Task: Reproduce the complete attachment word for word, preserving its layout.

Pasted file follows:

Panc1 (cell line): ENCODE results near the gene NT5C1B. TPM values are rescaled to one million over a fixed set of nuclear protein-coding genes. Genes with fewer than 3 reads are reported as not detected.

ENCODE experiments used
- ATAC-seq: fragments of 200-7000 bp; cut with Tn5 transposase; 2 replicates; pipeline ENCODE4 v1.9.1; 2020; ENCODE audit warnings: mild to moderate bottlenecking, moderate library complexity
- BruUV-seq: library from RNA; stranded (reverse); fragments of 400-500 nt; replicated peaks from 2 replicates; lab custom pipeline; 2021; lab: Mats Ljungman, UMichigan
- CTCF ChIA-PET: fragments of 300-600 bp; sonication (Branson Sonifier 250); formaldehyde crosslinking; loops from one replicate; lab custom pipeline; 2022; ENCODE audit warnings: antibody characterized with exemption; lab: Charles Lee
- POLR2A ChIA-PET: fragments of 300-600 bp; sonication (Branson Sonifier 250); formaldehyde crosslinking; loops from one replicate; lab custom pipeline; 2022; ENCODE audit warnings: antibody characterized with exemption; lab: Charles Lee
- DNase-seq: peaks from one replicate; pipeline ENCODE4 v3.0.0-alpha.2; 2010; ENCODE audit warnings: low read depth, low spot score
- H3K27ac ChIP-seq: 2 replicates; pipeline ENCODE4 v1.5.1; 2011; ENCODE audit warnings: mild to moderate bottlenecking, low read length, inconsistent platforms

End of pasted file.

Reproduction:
Panc1 (cell line): ENCODE results near the gene NT5C1B. TPM values are rescaled to one million over a fixed set of nuclear protein-coding genes. Genes with fewer than 3 reads are reported as not detected.

ENCODE experiments used
- ATAC-seq: fragments of 200-7000 bp; cut with Tn5 transposase; 2 replicates; pipeline ENCODE4 v1.9.1; 2020; ENCODE audit warnings: mild to moderate bottlenecking, moderate library complexity
- BruUV-seq: library from RNA; stranded (reverse); fragments of 400-500 nt; replicated peaks from 2 replicates; lab custom pipeline; 2021; lab: Mats Ljungman, UMichigan
- CTCF ChIA-PET: fragments of 300-600 bp; sonication (Branson Sonifier 250); formaldehyde crosslinking; loops from one replicate; lab custom pipeline; 2022; ENCODE audit warnings: antibody characterized with exemption; lab: Charles Lee
- POLR2A ChIA-PET: fragments of 300-600 bp; sonication (Branson Sonifier 250); formaldehyde crosslinking; loops from one replicate; lab custom pipeline; 2022; ENCODE audit warnings: antibody characterized with exemption; lab: Charles Lee
- DNase-seq: peaks from one replicate; pipeline ENCODE4 v3.0.0-alpha.2; 2010; ENCODE audit warnings: low read depth, low spot score
- H3K27ac ChIP-seq: 2 replicates; pipeline ENCODE4 v1.5.1; 2011; ENCODE audit warnings: mild to moderate bottlenecking, low read length, inconsistent platforms